Like any horror franchise that makes it past one sequel, some Nightmare On Elm Street movies are great and some are downright abysmal. For a movie that defined eighties slasher horror, some of the follow-ups missed the tone of the original by miles. A metaphor for the lost innocence of childhood, A Nightmare On Elm Street still has the power to scare an audience.

But by the time the franchise reached Freddy’s Dead: The Final Nightmare it had been watered down so much that the scares are few and far between. For a franchise that lasted six movies (eight, if you count Wes Craven’s New Nightmare and the recent remake of the original) it’s inevitable that there’d be highs and lows. But what are the best and the worst Nightmares? Here’s my choice of the two movies that stand out at either end of the spectrum.

The Bad: A Nightmare On Elm Street Part 2: Freddy’s Revenge

The only revenge Freddy gets in this movie is on the audience who shelled out twice as much at the box office as they did for the original. Wes Craven didn’t want to be involved as he didn’t think Nightmare On Elm Street was capable of sustaining a sequel. He was partly right. Rehashing the first movie without the scares of decent scriptwriting, Freddy’s Revenge is the story of a nerdish teen who finds Freddy Krueger trying to take over his body and return to the land of the living.

After the initial set-up the audience is geared up for another teens-vs-dream-killer slashathon. Then nothing happens. Well, not quite nothing. A parakeet explodes. But that’s it. We hardly see Freddy until the last fifteen minutes, and when we do his make-up is so badly done that it renders the big poolside showdown laughable. He doesn’t even have his trademark glove; his knives emerge straight from his burned up hand. Apparently Robert Englund refused to do the movie unless he got a sizeable pay rise. He should’ve given it back. By far the worst Nightmare, Freddy’s Revenge should be cut from the franchise for good.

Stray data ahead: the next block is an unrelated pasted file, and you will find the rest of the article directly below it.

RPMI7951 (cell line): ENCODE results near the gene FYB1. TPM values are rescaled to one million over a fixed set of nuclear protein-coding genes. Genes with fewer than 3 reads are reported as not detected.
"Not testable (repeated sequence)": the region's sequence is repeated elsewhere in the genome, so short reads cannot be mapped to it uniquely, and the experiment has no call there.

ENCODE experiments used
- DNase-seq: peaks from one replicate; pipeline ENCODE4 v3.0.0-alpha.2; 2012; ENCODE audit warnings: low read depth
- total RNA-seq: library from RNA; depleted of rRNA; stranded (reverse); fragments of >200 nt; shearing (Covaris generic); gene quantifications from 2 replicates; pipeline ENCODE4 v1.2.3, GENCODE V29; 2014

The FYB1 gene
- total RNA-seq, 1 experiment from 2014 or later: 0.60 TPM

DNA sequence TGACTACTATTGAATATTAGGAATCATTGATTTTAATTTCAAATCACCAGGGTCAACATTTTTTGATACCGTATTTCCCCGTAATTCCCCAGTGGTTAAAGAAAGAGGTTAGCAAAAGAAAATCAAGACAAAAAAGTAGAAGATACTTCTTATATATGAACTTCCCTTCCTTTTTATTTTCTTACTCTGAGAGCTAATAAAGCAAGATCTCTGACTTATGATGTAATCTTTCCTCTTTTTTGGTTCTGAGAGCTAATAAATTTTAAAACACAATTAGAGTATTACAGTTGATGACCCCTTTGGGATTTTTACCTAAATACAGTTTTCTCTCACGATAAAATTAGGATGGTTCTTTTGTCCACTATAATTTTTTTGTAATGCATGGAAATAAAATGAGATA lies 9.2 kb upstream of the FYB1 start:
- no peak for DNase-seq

The Good: A Nightmare On Elm Street Part 3: Dream Warriors

If its predecessor lowered expectations for the Elm Street franchise to straight-to-video bargain bin levels, A Nightmare On Elm Street Part 3: Dream Warriors restored it to its position among horror’s greatest series. Reintroducing Nancy Thompson, the heroine from the first movie, it expands on the Freddy mythos, giving us the classic ‘bastard son of a hundred maniacs’ backstory for the first time.

The legendary John Saxon reprised his role from the original and there’s a cool teenage-dream-hero team-up theme that adds a nice comic book vibe. With Wes Craven back on board (no doubt after seeing how much money a turkey like Freddy’s Dead could rake in), Nightmare On Elm Street 3: Dream Warriors is a classic eighties horror that the rest of the franchise has struggled to live up to.

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